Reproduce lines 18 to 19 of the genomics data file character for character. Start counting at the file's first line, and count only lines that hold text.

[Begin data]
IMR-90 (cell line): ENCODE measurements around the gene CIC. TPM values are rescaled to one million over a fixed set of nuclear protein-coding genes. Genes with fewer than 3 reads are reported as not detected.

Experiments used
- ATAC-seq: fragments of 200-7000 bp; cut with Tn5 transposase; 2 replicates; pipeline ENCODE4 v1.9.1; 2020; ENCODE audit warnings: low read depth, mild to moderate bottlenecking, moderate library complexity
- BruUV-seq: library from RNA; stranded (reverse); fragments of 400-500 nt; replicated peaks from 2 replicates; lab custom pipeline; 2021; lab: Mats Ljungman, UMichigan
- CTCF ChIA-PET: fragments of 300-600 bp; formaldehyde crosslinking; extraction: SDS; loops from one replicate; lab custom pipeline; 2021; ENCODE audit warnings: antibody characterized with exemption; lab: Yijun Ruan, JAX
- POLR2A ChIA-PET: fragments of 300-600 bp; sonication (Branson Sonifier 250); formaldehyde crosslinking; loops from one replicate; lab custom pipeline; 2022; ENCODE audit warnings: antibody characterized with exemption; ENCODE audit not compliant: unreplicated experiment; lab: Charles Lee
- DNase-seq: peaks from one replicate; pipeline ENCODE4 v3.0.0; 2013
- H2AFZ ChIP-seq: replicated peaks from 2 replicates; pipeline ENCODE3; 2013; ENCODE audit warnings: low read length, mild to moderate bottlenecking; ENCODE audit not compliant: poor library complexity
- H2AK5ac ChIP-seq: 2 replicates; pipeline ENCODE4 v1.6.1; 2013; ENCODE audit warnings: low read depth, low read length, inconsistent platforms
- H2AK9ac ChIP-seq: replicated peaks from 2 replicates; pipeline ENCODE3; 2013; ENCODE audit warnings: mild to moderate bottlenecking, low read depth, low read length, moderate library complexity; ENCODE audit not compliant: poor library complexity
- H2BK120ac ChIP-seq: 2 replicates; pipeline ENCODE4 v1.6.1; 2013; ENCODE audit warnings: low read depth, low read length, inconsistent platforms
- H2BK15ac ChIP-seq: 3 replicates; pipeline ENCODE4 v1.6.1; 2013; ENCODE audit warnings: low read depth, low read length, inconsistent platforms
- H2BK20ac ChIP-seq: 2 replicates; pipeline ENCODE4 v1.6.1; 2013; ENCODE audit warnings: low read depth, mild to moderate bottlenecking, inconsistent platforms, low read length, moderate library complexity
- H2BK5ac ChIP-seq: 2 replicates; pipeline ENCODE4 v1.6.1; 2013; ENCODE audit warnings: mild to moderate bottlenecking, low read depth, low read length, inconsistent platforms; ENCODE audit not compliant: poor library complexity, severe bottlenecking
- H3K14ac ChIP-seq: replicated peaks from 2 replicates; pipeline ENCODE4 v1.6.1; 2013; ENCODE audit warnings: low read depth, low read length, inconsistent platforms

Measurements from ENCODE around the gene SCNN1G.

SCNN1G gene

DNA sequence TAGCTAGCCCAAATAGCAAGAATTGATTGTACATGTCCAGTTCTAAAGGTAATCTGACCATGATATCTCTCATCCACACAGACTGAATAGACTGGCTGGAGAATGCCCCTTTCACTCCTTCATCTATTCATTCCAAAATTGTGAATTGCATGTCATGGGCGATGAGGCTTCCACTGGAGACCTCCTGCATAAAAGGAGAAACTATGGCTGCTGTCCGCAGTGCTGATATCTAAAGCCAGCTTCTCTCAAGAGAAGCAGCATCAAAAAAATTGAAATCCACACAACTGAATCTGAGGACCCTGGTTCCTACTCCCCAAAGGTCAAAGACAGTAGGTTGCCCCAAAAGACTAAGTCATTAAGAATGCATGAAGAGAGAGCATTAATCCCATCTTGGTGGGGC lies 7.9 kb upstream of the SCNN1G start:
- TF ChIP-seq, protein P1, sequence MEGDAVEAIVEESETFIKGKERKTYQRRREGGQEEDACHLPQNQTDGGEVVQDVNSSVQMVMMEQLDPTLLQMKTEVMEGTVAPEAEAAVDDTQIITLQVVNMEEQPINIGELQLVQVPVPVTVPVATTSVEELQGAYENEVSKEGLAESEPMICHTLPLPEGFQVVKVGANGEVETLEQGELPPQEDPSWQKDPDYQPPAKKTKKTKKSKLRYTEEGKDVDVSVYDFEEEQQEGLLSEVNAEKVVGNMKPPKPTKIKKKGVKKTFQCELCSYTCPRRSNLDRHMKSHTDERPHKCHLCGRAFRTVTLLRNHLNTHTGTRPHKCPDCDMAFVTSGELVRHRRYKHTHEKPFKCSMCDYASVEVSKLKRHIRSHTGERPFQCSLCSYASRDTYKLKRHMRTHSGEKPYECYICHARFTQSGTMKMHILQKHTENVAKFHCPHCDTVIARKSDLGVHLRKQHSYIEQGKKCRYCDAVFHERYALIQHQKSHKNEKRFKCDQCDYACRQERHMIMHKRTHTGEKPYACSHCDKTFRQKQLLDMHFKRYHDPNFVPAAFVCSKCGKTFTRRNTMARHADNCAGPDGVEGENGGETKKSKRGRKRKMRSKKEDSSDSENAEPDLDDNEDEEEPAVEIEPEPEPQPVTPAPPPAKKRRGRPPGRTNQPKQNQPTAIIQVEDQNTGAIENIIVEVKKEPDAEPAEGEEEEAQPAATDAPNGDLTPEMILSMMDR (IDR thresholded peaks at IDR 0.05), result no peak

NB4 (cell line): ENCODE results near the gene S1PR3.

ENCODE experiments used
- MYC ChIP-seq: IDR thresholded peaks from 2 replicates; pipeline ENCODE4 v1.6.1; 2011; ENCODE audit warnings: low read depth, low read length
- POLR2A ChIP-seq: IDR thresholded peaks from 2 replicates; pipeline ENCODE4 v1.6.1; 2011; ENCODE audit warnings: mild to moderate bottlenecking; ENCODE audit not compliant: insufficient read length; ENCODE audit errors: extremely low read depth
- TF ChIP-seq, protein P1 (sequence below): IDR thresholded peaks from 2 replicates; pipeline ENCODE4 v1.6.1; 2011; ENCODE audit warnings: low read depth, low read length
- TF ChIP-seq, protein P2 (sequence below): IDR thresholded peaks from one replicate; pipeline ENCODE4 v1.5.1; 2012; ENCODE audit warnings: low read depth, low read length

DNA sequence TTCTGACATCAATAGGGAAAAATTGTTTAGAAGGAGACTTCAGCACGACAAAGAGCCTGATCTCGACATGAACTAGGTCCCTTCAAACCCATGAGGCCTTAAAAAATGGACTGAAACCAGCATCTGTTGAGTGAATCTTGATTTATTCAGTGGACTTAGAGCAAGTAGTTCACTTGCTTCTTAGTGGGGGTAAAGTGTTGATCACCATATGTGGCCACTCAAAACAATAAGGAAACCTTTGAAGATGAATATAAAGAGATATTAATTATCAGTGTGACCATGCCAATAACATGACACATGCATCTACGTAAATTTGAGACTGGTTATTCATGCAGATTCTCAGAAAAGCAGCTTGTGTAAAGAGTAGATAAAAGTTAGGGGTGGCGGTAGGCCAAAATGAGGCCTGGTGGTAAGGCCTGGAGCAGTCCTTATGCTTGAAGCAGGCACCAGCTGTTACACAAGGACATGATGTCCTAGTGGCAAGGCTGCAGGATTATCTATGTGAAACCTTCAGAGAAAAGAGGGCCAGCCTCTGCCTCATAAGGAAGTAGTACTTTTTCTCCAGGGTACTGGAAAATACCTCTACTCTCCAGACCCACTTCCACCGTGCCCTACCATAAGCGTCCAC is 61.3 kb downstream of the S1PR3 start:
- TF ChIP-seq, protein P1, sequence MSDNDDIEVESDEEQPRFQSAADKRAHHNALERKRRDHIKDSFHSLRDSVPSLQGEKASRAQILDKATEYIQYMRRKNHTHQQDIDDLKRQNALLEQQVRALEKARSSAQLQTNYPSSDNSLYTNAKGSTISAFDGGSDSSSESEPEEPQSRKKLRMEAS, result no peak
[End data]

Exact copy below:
DNA sequence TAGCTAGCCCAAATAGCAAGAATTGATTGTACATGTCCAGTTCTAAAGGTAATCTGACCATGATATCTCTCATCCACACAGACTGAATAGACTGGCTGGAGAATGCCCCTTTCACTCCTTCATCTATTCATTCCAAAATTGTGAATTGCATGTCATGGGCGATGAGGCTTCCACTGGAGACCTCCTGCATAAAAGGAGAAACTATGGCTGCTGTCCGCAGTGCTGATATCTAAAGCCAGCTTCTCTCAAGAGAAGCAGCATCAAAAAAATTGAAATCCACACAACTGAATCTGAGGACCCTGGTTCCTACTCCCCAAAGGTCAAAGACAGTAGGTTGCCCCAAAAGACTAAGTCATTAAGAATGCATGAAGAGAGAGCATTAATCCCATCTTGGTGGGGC lies 7.9 kb upstream of the SCNN1G start:
- TF ChIP-seq, protein P1, sequence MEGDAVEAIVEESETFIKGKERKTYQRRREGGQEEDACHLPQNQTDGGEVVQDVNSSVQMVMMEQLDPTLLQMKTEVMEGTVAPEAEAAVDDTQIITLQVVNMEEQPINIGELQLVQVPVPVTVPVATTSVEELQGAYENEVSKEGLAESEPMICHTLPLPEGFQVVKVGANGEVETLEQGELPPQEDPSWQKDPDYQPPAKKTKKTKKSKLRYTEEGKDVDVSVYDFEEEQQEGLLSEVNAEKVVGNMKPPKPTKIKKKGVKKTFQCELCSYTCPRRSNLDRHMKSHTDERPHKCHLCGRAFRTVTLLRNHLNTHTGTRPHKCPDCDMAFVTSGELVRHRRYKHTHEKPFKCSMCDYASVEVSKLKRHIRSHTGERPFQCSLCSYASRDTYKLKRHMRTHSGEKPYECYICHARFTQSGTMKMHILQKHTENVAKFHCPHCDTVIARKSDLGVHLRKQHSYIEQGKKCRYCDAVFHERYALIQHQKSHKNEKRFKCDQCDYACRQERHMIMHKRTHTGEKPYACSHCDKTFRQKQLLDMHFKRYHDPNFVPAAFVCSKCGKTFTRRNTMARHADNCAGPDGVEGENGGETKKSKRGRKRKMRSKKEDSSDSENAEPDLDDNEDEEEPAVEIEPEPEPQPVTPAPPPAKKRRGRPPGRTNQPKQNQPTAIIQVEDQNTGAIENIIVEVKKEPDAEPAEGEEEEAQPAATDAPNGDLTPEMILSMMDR (IDR thresholded peaks at IDR 0.05), result no peak